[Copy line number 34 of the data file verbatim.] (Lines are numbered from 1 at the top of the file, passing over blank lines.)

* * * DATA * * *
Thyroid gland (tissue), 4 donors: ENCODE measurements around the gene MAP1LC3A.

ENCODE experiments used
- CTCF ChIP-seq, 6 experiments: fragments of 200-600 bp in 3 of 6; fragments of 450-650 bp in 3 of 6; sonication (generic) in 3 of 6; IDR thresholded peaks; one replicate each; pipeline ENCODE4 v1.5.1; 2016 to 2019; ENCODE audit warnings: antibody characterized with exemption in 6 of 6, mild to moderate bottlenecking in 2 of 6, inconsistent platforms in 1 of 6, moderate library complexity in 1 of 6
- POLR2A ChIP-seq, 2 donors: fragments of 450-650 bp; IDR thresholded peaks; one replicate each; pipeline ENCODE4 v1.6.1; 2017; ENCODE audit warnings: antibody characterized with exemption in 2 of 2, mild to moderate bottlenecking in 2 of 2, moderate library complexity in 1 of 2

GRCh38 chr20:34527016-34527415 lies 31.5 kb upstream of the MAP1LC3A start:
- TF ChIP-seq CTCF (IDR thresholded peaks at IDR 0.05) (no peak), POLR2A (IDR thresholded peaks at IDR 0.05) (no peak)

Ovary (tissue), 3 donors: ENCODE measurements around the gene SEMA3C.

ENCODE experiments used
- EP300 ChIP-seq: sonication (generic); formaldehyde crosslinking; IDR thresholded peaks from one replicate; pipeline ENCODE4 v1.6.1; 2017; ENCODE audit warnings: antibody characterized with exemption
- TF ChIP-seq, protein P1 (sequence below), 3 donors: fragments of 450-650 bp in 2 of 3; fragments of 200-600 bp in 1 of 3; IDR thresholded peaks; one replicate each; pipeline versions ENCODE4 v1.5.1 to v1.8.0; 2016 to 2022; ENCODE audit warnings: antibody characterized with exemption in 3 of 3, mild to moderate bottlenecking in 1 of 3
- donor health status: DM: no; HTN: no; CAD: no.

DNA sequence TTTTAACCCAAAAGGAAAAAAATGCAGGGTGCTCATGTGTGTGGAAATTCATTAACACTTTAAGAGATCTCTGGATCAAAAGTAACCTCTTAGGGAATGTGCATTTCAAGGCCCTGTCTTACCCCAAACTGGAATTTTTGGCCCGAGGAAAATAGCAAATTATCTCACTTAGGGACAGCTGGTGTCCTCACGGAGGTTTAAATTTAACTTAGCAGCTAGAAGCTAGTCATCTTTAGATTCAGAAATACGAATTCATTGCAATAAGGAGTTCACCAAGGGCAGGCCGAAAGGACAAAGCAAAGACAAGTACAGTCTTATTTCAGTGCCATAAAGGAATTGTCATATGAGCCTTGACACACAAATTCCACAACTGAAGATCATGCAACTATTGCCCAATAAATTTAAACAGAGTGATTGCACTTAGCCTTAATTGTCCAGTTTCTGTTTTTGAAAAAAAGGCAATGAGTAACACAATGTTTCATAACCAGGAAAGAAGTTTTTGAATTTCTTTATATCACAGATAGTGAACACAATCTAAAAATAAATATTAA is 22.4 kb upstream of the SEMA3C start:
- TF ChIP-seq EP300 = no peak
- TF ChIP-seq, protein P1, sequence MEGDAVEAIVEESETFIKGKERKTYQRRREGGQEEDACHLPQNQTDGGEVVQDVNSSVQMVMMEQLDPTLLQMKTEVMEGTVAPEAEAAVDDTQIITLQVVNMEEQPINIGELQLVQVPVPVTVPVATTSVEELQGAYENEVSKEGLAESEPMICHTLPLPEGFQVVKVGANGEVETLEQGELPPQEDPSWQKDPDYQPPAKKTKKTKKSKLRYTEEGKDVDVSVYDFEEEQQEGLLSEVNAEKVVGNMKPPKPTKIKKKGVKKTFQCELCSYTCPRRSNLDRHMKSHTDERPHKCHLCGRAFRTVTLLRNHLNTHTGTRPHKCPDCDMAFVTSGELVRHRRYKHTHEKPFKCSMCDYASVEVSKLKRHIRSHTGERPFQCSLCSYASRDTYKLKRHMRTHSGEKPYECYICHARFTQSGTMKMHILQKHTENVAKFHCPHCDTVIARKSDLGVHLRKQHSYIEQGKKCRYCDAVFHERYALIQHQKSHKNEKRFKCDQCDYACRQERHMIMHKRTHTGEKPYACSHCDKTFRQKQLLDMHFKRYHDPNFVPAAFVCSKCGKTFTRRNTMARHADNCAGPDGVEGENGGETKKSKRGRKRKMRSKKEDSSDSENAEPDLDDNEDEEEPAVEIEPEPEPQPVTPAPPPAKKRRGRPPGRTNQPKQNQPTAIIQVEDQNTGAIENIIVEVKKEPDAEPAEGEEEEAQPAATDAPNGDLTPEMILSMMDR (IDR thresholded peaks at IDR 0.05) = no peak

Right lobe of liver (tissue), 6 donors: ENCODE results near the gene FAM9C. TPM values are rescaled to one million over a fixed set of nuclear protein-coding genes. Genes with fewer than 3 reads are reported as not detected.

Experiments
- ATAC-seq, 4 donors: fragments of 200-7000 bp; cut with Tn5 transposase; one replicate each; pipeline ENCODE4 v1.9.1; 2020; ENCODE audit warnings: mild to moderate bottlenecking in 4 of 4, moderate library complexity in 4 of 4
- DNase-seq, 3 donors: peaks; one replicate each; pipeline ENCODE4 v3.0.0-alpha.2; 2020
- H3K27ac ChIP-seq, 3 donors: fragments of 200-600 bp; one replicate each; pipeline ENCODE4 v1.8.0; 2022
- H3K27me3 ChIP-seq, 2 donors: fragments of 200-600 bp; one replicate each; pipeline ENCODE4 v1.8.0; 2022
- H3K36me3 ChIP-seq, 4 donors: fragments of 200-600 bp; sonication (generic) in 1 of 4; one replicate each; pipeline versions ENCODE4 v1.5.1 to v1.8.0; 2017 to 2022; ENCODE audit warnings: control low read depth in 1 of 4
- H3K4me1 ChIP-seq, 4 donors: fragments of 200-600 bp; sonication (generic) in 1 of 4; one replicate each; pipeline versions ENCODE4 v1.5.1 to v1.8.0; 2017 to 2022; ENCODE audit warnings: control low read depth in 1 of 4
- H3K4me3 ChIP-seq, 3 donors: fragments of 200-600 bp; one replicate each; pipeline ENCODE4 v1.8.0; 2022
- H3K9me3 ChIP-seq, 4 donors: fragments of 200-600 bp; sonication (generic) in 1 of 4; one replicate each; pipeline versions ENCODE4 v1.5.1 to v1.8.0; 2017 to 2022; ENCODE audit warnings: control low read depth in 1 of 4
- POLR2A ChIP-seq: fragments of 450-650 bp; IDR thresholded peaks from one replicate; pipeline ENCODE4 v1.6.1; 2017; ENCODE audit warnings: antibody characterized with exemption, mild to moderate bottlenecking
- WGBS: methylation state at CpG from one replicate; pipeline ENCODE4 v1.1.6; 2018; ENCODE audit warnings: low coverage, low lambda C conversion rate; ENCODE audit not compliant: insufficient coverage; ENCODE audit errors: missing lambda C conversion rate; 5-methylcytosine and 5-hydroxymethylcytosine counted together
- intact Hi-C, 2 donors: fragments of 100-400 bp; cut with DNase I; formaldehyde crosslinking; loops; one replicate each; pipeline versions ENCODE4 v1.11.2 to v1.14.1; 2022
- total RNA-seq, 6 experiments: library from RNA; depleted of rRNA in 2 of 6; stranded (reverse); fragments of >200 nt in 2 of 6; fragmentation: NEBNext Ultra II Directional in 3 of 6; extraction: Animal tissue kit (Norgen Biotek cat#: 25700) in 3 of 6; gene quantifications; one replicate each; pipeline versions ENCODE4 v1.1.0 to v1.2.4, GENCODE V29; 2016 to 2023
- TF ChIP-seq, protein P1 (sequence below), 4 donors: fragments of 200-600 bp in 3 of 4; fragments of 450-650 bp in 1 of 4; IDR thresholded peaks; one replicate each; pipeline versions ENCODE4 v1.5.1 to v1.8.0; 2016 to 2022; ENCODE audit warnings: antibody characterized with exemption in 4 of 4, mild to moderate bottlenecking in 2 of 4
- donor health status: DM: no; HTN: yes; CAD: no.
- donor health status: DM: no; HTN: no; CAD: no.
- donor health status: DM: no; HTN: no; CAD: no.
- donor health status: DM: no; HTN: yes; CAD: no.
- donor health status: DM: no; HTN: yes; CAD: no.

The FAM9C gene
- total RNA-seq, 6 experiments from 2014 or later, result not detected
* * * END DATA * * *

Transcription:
- donor health status: DM: no; HTN: yes; CAD: no.